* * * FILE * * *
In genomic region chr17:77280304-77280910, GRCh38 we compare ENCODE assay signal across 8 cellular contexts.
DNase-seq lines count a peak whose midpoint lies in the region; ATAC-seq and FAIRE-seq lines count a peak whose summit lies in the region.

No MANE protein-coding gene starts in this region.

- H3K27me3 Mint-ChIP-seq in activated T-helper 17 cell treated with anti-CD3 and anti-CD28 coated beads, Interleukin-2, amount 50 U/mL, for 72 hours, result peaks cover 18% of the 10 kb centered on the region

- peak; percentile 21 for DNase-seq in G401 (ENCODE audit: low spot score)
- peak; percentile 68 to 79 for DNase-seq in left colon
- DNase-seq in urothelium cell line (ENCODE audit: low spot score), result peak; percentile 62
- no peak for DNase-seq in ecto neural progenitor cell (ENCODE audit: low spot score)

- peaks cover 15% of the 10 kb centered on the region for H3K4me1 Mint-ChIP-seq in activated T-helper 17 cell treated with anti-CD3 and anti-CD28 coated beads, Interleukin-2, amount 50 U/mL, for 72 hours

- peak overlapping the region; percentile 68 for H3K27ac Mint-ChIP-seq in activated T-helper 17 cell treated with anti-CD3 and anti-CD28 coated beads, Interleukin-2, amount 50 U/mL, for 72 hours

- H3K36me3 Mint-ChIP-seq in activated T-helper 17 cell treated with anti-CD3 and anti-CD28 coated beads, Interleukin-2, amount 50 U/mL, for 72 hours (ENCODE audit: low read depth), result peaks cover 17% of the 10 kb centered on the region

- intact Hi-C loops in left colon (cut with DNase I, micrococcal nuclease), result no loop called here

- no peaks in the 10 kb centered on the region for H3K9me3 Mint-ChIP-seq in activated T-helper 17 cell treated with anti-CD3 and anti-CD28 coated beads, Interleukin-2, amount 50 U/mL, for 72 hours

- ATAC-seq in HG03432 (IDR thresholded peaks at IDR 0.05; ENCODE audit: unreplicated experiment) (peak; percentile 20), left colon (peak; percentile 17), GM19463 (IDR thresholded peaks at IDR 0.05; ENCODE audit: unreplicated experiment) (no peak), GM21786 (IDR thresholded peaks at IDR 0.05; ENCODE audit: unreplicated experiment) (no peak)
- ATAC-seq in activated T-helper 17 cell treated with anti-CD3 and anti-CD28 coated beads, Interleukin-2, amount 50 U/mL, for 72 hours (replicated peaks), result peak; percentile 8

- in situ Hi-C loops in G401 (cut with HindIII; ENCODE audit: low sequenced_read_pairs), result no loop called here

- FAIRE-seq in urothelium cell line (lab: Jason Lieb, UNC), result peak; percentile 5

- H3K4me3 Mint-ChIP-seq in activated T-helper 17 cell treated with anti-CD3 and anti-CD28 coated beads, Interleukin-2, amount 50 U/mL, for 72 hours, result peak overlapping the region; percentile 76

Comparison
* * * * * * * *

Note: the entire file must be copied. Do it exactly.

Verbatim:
In genomic region chr17:77280304-77280910, GRCh38 we compare ENCODE assay signal across 8 cellular contexts.
DNase-seq lines count a peak whose midpoint lies in the region; ATAC-seq and FAIRE-seq lines count a peak whose summit lies in the region.

No MANE protein-coding gene starts in this region.

- H3K27me3 Mint-ChIP-seq in activated T-helper 17 cell treated with anti-CD3 and anti-CD28 coated beads, Interleukin-2, amount 50 U/mL, for 72 hours, result peaks cover 18% of the 10 kb centered on the region

- peak; percentile 21 for DNase-seq in G401 (ENCODE audit: low spot score)
- peak; percentile 68 to 79 for DNase-seq in left colon
- DNase-seq in urothelium cell line (ENCODE audit: low spot score), result peak; percentile 62
- no peak for DNase-seq in ecto neural progenitor cell (ENCODE audit: low spot score)

- peaks cover 15% of the 10 kb centered on the region for H3K4me1 Mint-ChIP-seq in activated T-helper 17 cell treated with anti-CD3 and anti-CD28 coated beads, Interleukin-2, amount 50 U/mL, for 72 hours

- peak overlapping the region; percentile 68 for H3K27ac Mint-ChIP-seq in activated T-helper 17 cell treated with anti-CD3 and anti-CD28 coated beads, Interleukin-2, amount 50 U/mL, for 72 hours

- H3K36me3 Mint-ChIP-seq in activated T-helper 17 cell treated with anti-CD3 and anti-CD28 coated beads, Interleukin-2, amount 50 U/mL, for 72 hours (ENCODE audit: low read depth), result peaks cover 17% of the 10 kb centered on the region

- intact Hi-C loops in left colon (cut with DNase I, micrococcal nuclease), result no loop called here

- no peaks in the 10 kb centered on the region for H3K9me3 Mint-ChIP-seq in activated T-helper 17 cell treated with anti-CD3 and anti-CD28 coated beads, Interleukin-2, amount 50 U/mL, for 72 hours

- ATAC-seq in HG03432 (IDR thresholded peaks at IDR 0.05; ENCODE audit: unreplicated experiment) (peak; percentile 20), left colon (peak; percentile 17), GM19463 (IDR thresholded peaks at IDR 0.05; ENCODE audit: unreplicated experiment) (no peak), GM21786 (IDR thresholded peaks at IDR 0.05; ENCODE audit: unreplicated experiment) (no peak)
- ATAC-seq in activated T-helper 17 cell treated with anti-CD3 and anti-CD28 coated beads, Interleukin-2, amount 50 U/mL, for 72 hours (replicated peaks), result peak; percentile 8

- in situ Hi-C loops in G401 (cut with HindIII; ENCODE audit: low sequenced_read_pairs), result no loop called here

- FAIRE-seq in urothelium cell line (lab: Jason Lieb, UNC), result peak; percentile 5

- H3K4me3 Mint-ChIP-seq in activated T-helper 17 cell treated with anti-CD3 and anti-CD28 coated beads, Interleukin-2, amount 50 U/mL, for 72 hours, result peak overlapping the region; percentile 76

Comparison